Two of my favorite Columbus breweries are celebrating anniversaries with blow out parties today (Saturday 9/28/18), Land Grant (noon to midnight) and Wolf’s Ridge (10 am to midnight). To celebrate I’m reviewing a beer featured in the massive bottle release at Wolf’s Ridge, Terre du Sauvage Gold. Not quite ready for the release is an interview with the Land Grant team, but keep an eye out for that feature in the not too distant future.
As coincidence would have it, Wolf’s Ridge Brewing and this beer blog were founded in the same week five years ago. So I’ve had a front row seat to watch the phenomenal growth and evolution of this Columbus gem. My first visit in December 2013 describes seven beers that even I had forgotten (Knotty Brown English Brown Ale, Zane’s Trace Roggebier, 3 am IPA, Canis Lycaon Stout, …), and one keeper, Clear Sky Cream Ale. This quote from my post might make the youngsters in the audience scratch their heads.
This is not a place to find extreme beers in terms of alcohol, hoppiness, exotic ingredients, experimental recipes, etc. Rather they seem to be influenced by the traditional beers of England, Germany and Belgium.
Fast forward a year to 2014, my blog had gained enough cred that brewers would actually sit down and talk with me, and I did one of my early profile stories on Wolf’s Ridge. That interview was the first time I met Chris Davison, a man who has transformed Wolf’s Ridge since coming on board as head brewer in 2014. That was also my first encounter with another of WRBs distinctive beers, the fabulous if divisive Buchenrauch. Since that time they’ve opened a killer taproom, expanded capacity dramatically, produced more coffee-infused beers than I can count, started a barrel-aged sour program, and brought home a gold medal from the Festival of Barrel Aged Beers (FoBAB) for Terre du Sauvage Green. In today’s post I review it’s cousin, Terre du Sauvage Gold.
- Brewery: Wolf’s Ridge Brewing (Columbus, OH)
- Style: Barrel-aged Farmhouse Sour
- ABV: 6.5% (?)
- Price: $12.99 per 22 oz bottle
Wolf’s Ridge launched their barrel aged sour program in the spring of 2017 (see this story by Steve Croyle for a flashback). Today I’m reviewing a bottle that I picked up at during the first release (bottled on May 17, 2017). The label on the bottle reads:
Terre du Sauvage is our ode to the wild heritage of farmhouse brewing in Belgium. A rotating set of recipes will each take on the unique wild cultures in our barrels, as well as the ingredients used in the brew. All versions are 100% fermented in a blend of various oak barrels over the course of several months using a mixed culture of lactobacillus, brettanomyces, and saison yeast. Terre du Sauvage gold is brewed with barley, wheat, rye, coriander and rose hips. Light bodied with pleasing tartness and mild funky notes. Refreshingly bright and drinkable.
Terre du Sauvage is shimmering gold in color with excellent clarity. The initial pour features a cascade of bubbles that forms a small but fleeting white head. The nose is dominated by fruity notes that tend toward apples, accented by a complex acidity that features a subtle acetic note. There’s a touch of wet hay/barnyard brett funk lurking in the background. The mix reminds more than a little of the artisanal ciders you find in southwest England. The taste follows suit with tart apple-forward fruitiness. The acidity is not too funky, but easily more complex than the one-note lactic acidity of many kettle sours. Here you can also detect subtle background notes of acetic acid and brett funk that add complexity. The malt base provides the perfect canvas for the handiwork of bacteria and brett, but good luck picking out flavors from the malts or any hop presence. On a 1 to 10 scale I’d say the sourness comes in somewhere in the vicinity of seven. The mouthfeel has a slightly vinous character and the finish is clean. I don’t know if it’s the power of suggestion, but I’d swear the rose hips makes a brief appearance at the finish.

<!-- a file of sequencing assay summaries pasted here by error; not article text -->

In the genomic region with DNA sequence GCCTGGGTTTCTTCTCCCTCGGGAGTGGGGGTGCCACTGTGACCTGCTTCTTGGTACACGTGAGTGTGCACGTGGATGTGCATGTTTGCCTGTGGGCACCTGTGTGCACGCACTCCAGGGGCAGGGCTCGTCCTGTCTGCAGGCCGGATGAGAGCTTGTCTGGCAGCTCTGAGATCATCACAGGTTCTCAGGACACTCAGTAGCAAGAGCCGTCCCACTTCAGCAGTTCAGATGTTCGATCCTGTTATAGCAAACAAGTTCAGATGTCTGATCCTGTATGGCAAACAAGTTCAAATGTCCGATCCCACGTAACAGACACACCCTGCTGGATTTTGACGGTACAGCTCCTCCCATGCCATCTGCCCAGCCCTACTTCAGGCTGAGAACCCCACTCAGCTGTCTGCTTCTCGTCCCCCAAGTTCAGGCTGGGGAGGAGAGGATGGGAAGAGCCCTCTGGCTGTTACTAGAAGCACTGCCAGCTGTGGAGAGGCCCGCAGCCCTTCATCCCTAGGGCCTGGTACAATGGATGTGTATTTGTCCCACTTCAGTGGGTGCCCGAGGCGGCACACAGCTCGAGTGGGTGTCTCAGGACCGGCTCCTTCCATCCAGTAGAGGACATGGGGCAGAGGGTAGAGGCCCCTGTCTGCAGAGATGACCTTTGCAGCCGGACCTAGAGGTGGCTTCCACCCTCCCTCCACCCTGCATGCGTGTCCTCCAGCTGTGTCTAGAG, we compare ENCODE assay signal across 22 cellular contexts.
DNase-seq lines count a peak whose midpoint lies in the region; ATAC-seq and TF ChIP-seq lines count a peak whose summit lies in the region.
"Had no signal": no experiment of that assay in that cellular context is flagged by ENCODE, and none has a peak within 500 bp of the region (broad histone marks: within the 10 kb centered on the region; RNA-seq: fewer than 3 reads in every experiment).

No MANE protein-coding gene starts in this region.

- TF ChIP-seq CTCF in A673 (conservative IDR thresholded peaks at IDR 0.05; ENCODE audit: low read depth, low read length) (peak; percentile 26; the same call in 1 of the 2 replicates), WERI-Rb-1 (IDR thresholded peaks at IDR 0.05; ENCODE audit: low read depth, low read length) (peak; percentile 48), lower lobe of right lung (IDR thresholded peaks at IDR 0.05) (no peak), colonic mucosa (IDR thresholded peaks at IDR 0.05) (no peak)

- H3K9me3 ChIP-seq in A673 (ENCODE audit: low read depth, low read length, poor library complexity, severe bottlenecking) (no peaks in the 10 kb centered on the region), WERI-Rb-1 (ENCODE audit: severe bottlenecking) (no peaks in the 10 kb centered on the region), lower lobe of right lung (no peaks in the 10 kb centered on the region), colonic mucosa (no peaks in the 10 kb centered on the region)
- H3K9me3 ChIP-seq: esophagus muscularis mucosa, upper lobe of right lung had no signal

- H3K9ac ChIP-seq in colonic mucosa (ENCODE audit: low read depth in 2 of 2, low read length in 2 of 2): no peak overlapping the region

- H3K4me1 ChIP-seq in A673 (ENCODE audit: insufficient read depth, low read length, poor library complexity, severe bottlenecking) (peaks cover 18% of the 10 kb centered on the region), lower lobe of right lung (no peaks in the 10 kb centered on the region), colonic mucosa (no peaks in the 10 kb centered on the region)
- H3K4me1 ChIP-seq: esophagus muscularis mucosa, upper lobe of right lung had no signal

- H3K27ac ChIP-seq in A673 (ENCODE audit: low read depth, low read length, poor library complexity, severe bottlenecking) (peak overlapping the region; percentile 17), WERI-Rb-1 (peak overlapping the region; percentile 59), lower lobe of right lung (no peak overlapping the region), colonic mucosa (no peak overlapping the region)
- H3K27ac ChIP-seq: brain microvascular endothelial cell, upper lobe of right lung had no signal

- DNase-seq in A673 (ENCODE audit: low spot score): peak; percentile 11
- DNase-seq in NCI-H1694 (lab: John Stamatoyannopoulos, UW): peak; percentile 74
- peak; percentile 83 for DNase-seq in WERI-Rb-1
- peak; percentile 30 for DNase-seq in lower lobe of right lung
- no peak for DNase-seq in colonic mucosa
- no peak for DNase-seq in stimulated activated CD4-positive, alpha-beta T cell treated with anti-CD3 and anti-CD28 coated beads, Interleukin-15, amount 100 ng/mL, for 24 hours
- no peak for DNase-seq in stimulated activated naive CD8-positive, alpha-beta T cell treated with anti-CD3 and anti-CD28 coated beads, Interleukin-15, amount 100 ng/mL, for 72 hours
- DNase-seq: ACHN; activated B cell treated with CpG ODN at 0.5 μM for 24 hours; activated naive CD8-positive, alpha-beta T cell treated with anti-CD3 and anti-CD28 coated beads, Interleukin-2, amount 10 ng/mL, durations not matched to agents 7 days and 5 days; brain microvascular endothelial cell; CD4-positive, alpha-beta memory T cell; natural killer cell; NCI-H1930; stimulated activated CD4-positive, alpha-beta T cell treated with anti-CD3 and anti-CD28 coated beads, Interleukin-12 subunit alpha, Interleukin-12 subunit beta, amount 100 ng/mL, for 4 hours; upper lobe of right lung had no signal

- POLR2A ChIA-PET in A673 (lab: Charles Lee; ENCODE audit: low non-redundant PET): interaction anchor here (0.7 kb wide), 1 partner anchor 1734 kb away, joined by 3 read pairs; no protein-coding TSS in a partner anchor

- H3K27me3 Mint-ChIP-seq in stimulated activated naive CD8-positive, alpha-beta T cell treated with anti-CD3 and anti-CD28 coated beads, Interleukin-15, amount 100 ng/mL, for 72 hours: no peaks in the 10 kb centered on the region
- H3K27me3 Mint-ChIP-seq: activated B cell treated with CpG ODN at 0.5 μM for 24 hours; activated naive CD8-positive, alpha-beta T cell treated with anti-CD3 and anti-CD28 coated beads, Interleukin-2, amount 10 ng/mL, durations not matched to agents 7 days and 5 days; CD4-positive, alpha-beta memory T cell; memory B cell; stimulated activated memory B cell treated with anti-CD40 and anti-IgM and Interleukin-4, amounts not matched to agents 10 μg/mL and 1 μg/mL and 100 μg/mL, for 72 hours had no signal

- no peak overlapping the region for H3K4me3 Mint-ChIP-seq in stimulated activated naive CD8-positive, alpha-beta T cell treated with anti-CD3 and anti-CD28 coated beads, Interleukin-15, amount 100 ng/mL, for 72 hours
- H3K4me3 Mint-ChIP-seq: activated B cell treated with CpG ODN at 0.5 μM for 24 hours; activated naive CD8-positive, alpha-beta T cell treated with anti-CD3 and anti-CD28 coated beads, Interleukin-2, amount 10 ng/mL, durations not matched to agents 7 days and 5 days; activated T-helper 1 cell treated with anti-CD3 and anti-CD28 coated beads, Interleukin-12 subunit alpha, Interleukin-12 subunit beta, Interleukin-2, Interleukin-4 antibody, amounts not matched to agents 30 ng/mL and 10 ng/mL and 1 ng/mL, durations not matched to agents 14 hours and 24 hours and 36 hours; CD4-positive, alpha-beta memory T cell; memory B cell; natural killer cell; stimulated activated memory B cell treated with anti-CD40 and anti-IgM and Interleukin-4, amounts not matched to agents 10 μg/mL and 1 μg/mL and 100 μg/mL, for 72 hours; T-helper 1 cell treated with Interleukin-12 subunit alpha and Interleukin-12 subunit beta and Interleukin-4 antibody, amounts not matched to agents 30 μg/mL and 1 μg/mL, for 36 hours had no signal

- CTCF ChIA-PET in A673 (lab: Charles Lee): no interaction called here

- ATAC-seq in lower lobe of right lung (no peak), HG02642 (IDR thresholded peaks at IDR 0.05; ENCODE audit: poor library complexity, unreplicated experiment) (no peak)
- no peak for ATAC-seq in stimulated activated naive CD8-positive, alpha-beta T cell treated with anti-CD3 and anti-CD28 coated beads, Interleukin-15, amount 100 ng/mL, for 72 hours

This beer has a complexity that goes beyond a kettle sour, but at the same time isn’t likely to be confused with a Rodenbach or a Cantillon. That’s to be expected given the years/decades that it takes to establish a truly unique house culture. Having said that, the combination of expressive fruity esters, multifaceted acidity and drinkability is a good start toward emulating the Belgian sour ales that people like me speak of in revered tones. If anything this beer reminds me more of a golden version of a Rodenbach than a lambic. Not a bad initial foray into the world of barrel-aged sours. If you want to see how things have evolved over the past 1.5 years head down to Wolf’s Ridge today and see if you can score a bottle from the 45 cases brewed for the 5th anniversary party.
Rating scale: 10 = perfection, 9 = excellent, one of the top beers in the category, 8 = very good, 7 = good, a solid beer I’m happy to be drinking, 6 = not bad but not something I’m likely to buy again, 5 = well below average, 3-4 = poor, should be avoided, 1-2 drainpour.
PS – If you like sours and smoked beers don’t sleep on a chance to try a glass of Litany Against Fear, a Lichtenheiner collaboration with Little Fish that combines both flavors in a surprisingly approachable way. It may well be the most intriguing Ohio beer I’ve had since returning to the Buckeye state in August.